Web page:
All-Star Game Still Means Mel Allen
The Presidency still denotes Franklin Roosevelt. Some still find Chrysler and Lee Iacocca synonymous. To many, baseball’s Mid-Summer Classic, played July 12 in Detroit, means the Voice who broadcast more All-Star Games (24) than anyone who ever lived.
Walt Whitman wrote, "I hear America singing, the varied carols I hear." Mel Allen sang through 11 U.S. presidents, nine commissioners, and four major wars. From 1939-64, he was Voice of the Yankees. Mel left the air, knew private ****, then forged TV’s "This Week In Baseball." Allen had all, lost all, and, incredibly, came back.
At peak, Mel was sport’s five-star mouthpiece — to Variety Magazine, "one of the 25 most recognizable voices in the world." It was deep, full, and Southern, mixing Billy Graham and James Earl Jones. In Omaha, Allen hailed a cab. "Sheraton, please," he said, simply. The cabbie’s head jerked like a swivel. "The voice was astonishing," said colleague Jim Woods. Too, debate.
Depending on your view, Mel was a paladin, random chatterer, or surpassing personality of the big city in the flesh. Red Barber thought him prejudiced. The Mets’ Lindsey Nelson was antipodal: "The best of all time to broadcast the game."
Arguably, Allen sold more cigars, cans of beer, razors, and fans on baseball than any broadcaster. Unarguable: He was the All-Star Game’s signet for a quarter-century.
From Alabama to New York
"Give me a child until he is seven," vowed Saint Francis of Assisi, "and you may have him afterward." Melvin Israel was born in 1913 to Julius and Anna, Russian emigrants who owned a clothing store in Johns, Alabama, 25 miles from Birmingham. (In 1938, he dropped Israel and adopted his dad’s middle name. "The Yanks’ idea," Mel said, wryly. "They told me it was more generic.")
The child walked at nine months, spoke sentences at one year, read box scores at five. Allen graduated from grammar school at 11; high school, 15, the University of Alabama, 23. New York had the adult afterward. In 1936, he went there for a week’s vacation. The trip lasted 60 years.
On a lark, Mel auditioned as a $45 a week CBS Radio announcer. By 1939, the Yanks and Giants debuted on radio: Arch McDonald, Voice. An aide began one Ivory Soap ad by saying "ovary." He laughed, repeated it, and was axed. Mel replaced him, then McDonald. At 26, too fast, he often said, for his own good, Allen meant the Yankees: "more history to call," said Nelson, "than any sportscaster ever."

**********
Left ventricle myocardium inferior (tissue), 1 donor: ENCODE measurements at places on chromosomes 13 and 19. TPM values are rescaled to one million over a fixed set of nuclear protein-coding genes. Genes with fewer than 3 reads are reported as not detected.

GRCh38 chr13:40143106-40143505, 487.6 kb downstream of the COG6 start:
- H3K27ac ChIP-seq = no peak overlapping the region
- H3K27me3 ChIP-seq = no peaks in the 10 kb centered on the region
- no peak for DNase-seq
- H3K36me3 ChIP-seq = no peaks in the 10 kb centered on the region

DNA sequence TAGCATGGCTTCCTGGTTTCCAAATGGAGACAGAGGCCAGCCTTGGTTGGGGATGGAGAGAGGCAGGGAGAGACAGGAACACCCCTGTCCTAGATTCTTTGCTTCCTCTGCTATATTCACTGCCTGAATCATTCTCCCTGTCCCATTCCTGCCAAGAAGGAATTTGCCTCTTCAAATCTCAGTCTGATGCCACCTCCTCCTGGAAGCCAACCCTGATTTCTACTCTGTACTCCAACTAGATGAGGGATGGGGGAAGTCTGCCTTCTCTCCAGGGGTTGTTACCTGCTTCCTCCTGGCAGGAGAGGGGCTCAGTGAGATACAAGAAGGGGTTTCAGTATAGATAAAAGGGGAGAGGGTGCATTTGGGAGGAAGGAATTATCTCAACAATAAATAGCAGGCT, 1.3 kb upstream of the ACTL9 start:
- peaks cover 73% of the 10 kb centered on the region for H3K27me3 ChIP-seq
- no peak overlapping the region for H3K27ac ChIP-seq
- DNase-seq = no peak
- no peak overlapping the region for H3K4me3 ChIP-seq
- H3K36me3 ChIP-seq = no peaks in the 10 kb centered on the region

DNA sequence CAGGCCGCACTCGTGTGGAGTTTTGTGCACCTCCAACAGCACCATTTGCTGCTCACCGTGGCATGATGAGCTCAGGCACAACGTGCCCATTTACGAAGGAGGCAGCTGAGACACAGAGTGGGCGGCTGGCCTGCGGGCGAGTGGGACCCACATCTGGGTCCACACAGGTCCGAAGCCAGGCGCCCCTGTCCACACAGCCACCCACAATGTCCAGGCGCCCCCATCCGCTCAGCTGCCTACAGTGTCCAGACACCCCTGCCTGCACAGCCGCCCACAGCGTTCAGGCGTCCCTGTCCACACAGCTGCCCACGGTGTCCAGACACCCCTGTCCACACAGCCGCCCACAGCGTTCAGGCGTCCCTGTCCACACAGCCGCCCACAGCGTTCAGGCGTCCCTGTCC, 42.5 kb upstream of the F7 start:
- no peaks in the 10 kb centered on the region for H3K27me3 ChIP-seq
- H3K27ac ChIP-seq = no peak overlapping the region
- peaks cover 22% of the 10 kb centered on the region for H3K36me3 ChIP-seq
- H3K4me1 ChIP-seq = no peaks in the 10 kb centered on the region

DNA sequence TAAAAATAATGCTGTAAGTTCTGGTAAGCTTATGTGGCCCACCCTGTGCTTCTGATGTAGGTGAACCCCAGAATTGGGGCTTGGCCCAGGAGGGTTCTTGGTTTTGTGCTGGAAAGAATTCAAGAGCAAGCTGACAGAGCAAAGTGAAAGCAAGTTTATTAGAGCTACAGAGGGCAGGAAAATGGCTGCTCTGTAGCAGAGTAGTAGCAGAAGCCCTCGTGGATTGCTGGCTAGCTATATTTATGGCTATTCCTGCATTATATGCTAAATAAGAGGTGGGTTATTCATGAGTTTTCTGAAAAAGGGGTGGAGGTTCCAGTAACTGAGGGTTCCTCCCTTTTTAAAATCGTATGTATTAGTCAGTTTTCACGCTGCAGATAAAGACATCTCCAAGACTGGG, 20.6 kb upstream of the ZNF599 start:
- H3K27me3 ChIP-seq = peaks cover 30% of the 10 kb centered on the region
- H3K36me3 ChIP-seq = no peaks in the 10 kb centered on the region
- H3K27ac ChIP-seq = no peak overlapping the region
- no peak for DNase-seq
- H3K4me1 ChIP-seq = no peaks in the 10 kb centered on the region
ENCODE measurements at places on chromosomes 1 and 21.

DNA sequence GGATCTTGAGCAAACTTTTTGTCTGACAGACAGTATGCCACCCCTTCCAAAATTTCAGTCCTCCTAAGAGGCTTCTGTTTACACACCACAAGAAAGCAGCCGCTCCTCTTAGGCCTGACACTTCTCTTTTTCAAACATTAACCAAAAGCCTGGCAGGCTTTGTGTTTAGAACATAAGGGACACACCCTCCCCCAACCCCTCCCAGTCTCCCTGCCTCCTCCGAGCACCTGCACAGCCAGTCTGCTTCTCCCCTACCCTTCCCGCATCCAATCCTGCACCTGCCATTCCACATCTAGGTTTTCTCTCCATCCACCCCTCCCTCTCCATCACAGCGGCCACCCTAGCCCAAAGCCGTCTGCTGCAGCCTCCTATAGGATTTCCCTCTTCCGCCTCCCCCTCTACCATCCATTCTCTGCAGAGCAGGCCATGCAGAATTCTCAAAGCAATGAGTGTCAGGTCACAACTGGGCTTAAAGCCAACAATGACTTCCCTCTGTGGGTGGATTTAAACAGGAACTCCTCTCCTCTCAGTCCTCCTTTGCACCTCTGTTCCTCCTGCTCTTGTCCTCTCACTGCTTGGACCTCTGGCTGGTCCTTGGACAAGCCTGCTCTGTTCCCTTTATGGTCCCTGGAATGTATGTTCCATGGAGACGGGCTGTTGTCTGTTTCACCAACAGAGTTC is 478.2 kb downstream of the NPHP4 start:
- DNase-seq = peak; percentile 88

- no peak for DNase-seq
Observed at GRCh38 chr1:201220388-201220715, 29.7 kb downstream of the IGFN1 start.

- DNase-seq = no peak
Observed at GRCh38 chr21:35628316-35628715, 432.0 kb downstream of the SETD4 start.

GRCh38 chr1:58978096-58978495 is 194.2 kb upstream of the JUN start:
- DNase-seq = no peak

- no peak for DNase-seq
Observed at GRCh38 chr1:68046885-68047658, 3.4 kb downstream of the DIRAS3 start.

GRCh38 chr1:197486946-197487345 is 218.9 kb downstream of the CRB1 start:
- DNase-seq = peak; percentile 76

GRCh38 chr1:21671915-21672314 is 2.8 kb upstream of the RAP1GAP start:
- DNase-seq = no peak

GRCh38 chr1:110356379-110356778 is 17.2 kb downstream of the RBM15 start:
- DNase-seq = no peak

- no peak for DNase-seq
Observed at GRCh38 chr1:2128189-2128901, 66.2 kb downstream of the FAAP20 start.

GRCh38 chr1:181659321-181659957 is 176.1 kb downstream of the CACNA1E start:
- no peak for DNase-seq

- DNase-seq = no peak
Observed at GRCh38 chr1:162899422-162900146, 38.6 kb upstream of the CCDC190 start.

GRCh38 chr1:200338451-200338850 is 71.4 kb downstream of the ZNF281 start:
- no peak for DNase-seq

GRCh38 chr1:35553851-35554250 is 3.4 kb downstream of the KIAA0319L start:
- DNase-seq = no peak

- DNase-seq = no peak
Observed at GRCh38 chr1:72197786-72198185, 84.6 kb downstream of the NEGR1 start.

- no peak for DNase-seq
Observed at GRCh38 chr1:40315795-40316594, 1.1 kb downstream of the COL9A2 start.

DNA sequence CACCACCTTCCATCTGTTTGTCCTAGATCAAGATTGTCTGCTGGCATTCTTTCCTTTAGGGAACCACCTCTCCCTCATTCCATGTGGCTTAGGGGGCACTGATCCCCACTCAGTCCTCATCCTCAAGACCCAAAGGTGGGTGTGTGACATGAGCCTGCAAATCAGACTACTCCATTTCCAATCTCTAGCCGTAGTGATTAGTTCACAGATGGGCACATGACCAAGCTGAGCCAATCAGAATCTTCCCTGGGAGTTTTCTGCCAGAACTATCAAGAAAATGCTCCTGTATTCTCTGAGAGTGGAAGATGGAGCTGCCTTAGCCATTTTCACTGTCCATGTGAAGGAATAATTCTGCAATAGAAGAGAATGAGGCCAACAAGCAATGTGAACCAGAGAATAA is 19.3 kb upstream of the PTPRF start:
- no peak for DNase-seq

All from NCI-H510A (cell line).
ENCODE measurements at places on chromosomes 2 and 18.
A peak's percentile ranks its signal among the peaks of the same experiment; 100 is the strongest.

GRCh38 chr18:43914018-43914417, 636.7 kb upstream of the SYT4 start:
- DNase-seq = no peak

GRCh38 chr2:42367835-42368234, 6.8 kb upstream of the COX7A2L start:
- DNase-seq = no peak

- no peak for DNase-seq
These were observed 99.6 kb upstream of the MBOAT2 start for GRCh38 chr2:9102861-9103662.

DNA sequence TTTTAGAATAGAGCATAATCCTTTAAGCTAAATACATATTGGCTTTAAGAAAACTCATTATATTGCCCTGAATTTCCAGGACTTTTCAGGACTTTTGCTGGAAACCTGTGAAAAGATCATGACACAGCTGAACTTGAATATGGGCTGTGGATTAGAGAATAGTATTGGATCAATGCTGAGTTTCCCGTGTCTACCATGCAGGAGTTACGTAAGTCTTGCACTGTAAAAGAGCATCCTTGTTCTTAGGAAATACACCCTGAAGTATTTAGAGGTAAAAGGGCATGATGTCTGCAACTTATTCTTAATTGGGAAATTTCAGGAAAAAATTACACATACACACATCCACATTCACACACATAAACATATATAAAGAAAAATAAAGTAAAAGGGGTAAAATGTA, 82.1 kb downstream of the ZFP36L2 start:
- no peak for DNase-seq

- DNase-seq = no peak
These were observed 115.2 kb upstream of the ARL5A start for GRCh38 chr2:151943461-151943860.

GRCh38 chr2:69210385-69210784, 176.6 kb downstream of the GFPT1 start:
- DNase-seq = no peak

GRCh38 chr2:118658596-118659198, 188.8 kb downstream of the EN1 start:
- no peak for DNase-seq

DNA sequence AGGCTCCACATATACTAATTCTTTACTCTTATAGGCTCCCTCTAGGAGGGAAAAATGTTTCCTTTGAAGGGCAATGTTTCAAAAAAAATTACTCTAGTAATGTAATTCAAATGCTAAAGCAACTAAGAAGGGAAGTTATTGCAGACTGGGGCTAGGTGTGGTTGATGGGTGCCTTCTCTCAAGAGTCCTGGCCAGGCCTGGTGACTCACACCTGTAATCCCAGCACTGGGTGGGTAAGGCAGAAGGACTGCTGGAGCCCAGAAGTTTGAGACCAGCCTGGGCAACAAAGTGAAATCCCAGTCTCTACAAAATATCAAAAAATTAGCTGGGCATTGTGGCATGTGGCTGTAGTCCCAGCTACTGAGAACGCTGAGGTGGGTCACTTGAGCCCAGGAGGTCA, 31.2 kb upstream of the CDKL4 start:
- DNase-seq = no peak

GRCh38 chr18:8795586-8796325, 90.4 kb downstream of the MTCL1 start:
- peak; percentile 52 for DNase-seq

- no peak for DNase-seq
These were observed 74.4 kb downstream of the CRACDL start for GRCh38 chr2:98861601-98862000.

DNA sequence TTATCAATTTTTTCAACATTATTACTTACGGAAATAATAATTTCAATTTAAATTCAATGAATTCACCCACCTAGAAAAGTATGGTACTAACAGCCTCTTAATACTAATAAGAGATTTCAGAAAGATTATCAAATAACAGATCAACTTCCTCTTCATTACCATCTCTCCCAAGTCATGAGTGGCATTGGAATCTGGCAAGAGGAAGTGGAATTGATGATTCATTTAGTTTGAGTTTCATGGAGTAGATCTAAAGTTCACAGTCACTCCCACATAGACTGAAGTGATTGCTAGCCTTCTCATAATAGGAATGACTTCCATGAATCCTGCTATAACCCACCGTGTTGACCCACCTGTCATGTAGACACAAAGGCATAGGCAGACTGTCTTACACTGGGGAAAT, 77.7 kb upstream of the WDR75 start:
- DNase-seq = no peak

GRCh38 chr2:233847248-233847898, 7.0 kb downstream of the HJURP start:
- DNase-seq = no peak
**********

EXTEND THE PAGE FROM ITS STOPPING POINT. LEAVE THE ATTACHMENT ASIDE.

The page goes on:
Ultimately, Mel aired 18 Bombers flags and 12 world titles: a national, not just local, star. His first All-Star Game was 1938 at Cincinnati. Next year The Stadium staged the Classic. Six Yanks started, including Joe DiMaggio. Said Allen, again on CBS: "pinstripes on parade." His tied "JackPot Bowling," Triple Crown, 14 Rose Bowls, and 3,000 Fox Newsreel shorts: "This is your Movietone reporter." To Baseball Nation, the All-Star Game dwarfed all.
Mel aired the 1940 and 1943 (CBS) and 1941-42 (Mutual)Classic, adding post-war’s 1946-51. In 1949, police led him from Ebbets Field to his steel gray Buick convertible with red wheels and license BB (for baseball) 65. "Groupies," brother Larry said. "Not Dodger fans trying to kill him." Next year Allen called the Nationals’ 4-3 14-inning triumph. "Ralph Kiner tied it in the ninth. The first pitch after I’d predicted he’d belt it out of the park."
Like America, Mel next turned to television: each 1952-58, both 1959, second 1960, first 1961, and second 1962 Game. "Freeze that age," said NBC TV’s Nelson. "No pro hoops, little golf, in summer just the All-Star." The Voice’s "How about that!" turned national idiom. "Hello there, everybody, this is Mel Allen!" fused
name and game.
A popular Broadway song of the time was "Happy Talk." Allen ensured that the All-Star Game’s was.
Hits, Runs, and Memories
The Voice did the Summer Classic with, among others, Jack Brickhouse, Curt Gowdy, Al Helfer, Russ Hodges, Gene Kelly, Vin Scully, and Barber.
In 1978, with Allen, Red made Cooperstown. He joined Mel at The Stadium in 1954. That July, training to Cleveland, Allen opened a bottle of soda, which exploded, leaving his right hand, wrote Melvin Durslag, "a bleeding, lacerated mess." Stopping at a station, he was ordered to a hospital. Mel refused; whereupon a medic fixed him; after which he aired the Americans’ 11-9 All-Star victory.
"Welcome to America’s greatest mid-summer spectacle!" Allen said, following the Gillette Company’s "The Blue Blades March." Welcomed, we inhaled. In July 1962, Mel aired his 24th and last All-Star Game from District of Columbia Stadium, a symmetrical, lights affixed to a dipping roof — "like a wet straw hat," said a critic — antiseptic oval.
In 1960, John F. Kennedy, 42, had met Stan Musial, 40. "They say you’re too old to play baseball and I’m too young to be President," said JFK, "but maybe we’ll fool them."
"Guess we fooled ‘em," The Man now recalled.
A pre-game picture showed Mel and Kennedy, each in black tie, at a White House reception. Next afternoon the Boston Brahmin threw out another ball.
"I just was thinking," Allen telecast on NBC. "This is the first time I have followed Joe Garagiola, who followed the President of the United States." The Game became "The Mid-Summer’s Day Dream." The camera eyed Orlando Cepeda’s feet: "Look at that wide stance." It is still hard to look at an All-Star Game without thinking of The Voice.